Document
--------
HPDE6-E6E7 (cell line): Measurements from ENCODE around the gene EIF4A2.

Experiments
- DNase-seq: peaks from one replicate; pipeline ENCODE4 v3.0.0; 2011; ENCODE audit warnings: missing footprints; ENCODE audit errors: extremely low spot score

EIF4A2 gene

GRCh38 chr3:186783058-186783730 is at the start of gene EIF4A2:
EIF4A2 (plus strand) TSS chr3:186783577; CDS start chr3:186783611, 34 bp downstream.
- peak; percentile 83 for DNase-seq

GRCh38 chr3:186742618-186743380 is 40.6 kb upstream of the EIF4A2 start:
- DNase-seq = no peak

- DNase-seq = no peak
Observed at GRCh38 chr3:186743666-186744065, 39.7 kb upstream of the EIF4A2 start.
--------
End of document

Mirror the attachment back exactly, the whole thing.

HPDE6-E6E7 (cell line): Measurements from ENCODE around the gene EIF4A2.

Experiments
- DNase-seq: peaks from one replicate; pipeline ENCODE4 v3.0.0; 2011; ENCODE audit warnings: missing footprints; ENCODE audit errors: extremely low spot score

EIF4A2 gene

GRCh38 chr3:186783058-186783730 is at the start of gene EIF4A2:
EIF4A2 (plus strand) TSS chr3:186783577; CDS start chr3:186783611, 34 bp downstream.
- peak; percentile 83 for DNase-seq

GRCh38 chr3:186742618-186743380 is 40.6 kb upstream of the EIF4A2 start:
- DNase-seq = no peak

- DNase-seq = no peak
Observed at GRCh38 chr3:186743666-186744065, 39.7 kb upstream of the EIF4A2 start.